In my final blog post, I will be summarizing what was said in Chapter’s 11 and 12. I’ll cover the main topics of these chapters and also add some of my own opinion.
Starting off with Chapter 11, which was very short in comparison to many of the other chapters we’ve read through. Chapter 11 was all about the Online Reputation Management (ORM). As the name suggests, the chapter summarized what a digital marketer should be doing to keep the best reputation possible for their brand.
Section 1 starts off with monitoring brands. Which is very simply just monitoring everything that everyone has to say about your brand. Just reading that I already felt overwhelmed. However, Google has created something that makes monitoring brands way easier. Google Alerts is a tool that anyone can use, but can be very helpful for a digital marketer. Users can enter as many search terms/keywords that they’d like and they’ll be notified when a new post featuring those is made.
There’s more than just searches to a companies brand, however. Companies should also monitor the search results that are related to terms that are also related to their brand. This gives companies a very good idea of what they’re reputation looks like.
In section 2, the textbook details how companies should respond to negative feedback and posts. There are a lot of different kinds of ways users can post about a company. In my opinion, the two worst places to have a negative review is through a review site and social media. Review sites are the place most people look to see how your company is doing, and if you have a really bad Yelp review, chances are they’re not going to get involved in your business. Social Media plays a big role as well. The textbook used a perfect example of negative social media feedback. A large company like Taco Bell can’t really control what their employees post on the internet and that image could ruin their reputation.
Instead of picking a fight or disagreeing with the reviewer or ignoring the post, companies should focus on bringing their good reputation back. Only responding once with a really well written and thought out post should help bring it back.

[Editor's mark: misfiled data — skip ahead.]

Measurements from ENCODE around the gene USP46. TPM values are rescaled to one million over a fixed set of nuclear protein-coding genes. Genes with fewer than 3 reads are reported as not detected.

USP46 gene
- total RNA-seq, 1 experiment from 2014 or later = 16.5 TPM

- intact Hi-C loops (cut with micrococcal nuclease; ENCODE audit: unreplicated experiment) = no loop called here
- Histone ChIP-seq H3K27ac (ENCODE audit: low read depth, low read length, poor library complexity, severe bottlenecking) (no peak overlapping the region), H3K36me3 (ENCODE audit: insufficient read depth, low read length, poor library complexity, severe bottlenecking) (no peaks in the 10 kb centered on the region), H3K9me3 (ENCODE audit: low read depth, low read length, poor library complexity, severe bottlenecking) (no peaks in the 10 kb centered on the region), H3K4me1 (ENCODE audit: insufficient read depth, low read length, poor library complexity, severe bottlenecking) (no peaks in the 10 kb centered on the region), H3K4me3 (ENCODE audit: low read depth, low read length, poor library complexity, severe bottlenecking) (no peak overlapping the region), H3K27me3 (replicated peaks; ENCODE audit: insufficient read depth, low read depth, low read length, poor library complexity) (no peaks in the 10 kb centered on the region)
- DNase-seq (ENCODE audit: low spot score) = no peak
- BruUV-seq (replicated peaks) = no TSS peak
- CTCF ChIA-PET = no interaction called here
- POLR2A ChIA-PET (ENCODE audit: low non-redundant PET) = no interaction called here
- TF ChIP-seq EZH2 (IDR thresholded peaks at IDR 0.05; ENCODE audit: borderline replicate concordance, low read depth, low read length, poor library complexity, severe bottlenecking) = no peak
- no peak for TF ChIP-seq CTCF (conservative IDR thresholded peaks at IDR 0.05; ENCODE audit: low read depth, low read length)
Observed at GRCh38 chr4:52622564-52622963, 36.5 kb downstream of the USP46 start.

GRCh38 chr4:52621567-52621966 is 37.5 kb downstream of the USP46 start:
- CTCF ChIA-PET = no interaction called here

Chapter 12 focused on the mobile side of things. Personally, I found this chapter very easy to get through seeing as I’ve had a smartphone for a large majority of my life and I can understand some of the frustrations highlighted throughout the chapter.
Section 1 starts by comparing mobile and desktop. These are both very commonly used and I can tell why desktop is so much better than mobile at most things. Phone’s can be slow, smaller, and just a pain at some points. Whereas computers generally work pretty well at everything.
Each platform has their own pros and cons. For example, a phone user might look very briefly at a page while a desktop user could be on the page for a few minutes contemplating making a purchase.
Section 2 covers mobile optimization. Going into it, I didn’t really know what exactly it meant. However, after reading into it, companies use Geo-fencing to create a boundary around a certain area (usually their store) to target ads to users who are in the store. Seems like it’d be really helpful, right? Not really. If every single store did this, users would be getting notifications every minute or so as they walk through a mall. Not only would that be annoying but it could also push customers away. That’s why the tactic isn’t used all that much.
Companies are also able to track a customers shopping habits and the weather. Which allows them to be even more precise when it comes to advertising.
Browser Bluetooth is something that I actually found very interesting and helpful. The idea of sending notifications to customers that tell them the location of the product they’re looking for is fantastic. Even though it may seem like it’s invading privacy, I think it’ll work great once it’s implemented properly.
Over the course of this blog post I’ve summarized the last two chapters of the Digital Marketing Essentials textbook. I really enjoyed learning everything I did over the course of these last three months. I can’t wait to apply my knowledge to the real world.
Your brand name is only as good as your reputation. – Richard Branson